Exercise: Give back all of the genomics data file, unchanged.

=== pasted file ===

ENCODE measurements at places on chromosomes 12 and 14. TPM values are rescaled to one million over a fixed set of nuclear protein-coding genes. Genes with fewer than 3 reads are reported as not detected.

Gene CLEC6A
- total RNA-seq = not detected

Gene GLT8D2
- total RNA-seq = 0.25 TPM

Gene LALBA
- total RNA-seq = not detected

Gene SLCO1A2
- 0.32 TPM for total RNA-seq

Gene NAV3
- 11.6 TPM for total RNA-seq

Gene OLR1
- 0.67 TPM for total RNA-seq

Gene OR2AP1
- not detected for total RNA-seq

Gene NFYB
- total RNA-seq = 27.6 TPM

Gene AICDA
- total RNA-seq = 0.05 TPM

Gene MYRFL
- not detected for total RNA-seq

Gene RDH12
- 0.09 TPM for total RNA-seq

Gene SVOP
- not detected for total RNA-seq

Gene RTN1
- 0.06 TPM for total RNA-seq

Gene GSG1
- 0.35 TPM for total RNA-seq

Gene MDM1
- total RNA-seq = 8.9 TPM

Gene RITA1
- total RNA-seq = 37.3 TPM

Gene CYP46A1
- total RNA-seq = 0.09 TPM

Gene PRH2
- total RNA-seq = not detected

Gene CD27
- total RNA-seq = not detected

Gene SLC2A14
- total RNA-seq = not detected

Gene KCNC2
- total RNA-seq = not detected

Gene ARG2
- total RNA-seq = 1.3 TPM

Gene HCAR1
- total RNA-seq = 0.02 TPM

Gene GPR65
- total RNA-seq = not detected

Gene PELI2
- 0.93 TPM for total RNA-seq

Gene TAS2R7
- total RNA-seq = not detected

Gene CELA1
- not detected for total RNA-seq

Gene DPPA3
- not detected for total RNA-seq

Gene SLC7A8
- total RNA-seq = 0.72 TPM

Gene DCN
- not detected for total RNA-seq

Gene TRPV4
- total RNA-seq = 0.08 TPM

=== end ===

ENCODE measurements at places on chromosomes 12 and 14. TPM values are rescaled to one million over a fixed set of nuclear protein-coding genes. Genes with fewer than 3 reads are reported as not detected.

Gene CLEC6A
- total RNA-seq = not detected

Gene GLT8D2
- total RNA-seq = 0.25 TPM

Gene LALBA
- total RNA-seq = not detected

Gene SLCO1A2
- 0.32 TPM for total RNA-seq

Gene NAV3
- 11.6 TPM for total RNA-seq

Gene OLR1
- 0.67 TPM for total RNA-seq

Gene OR2AP1
- not detected for total RNA-seq

Gene NFYB
- total RNA-seq = 27.6 TPM

Gene AICDA
- total RNA-seq = 0.05 TPM

Gene MYRFL
- not detected for total RNA-seq

Gene RDH12
- 0.09 TPM for total RNA-seq

Gene SVOP
- not detected for total RNA-seq

Gene RTN1
- 0.06 TPM for total RNA-seq

Gene GSG1
- 0.35 TPM for total RNA-seq

Gene MDM1
- total RNA-seq = 8.9 TPM

Gene RITA1
- total RNA-seq = 37.3 TPM

Gene CYP46A1
- total RNA-seq = 0.09 TPM

Gene PRH2
- total RNA-seq = not detected

Gene CD27
- total RNA-seq = not detected

Gene SLC2A14
- total RNA-seq = not detected

Gene KCNC2
- total RNA-seq = not detected

Gene ARG2
- total RNA-seq = 1.3 TPM

Gene HCAR1
- total RNA-seq = 0.02 TPM

Gene GPR65
- total RNA-seq = not detected

Gene PELI2
- 0.93 TPM for total RNA-seq

Gene TAS2R7
- total RNA-seq = not detected

Gene CELA1
- not detected for total RNA-seq

Gene DPPA3
- not detected for total RNA-seq

Gene SLC7A8
- total RNA-seq = 0.72 TPM

Gene DCN
- not detected for total RNA-seq

Gene TRPV4
- total RNA-seq = 0.08 TPM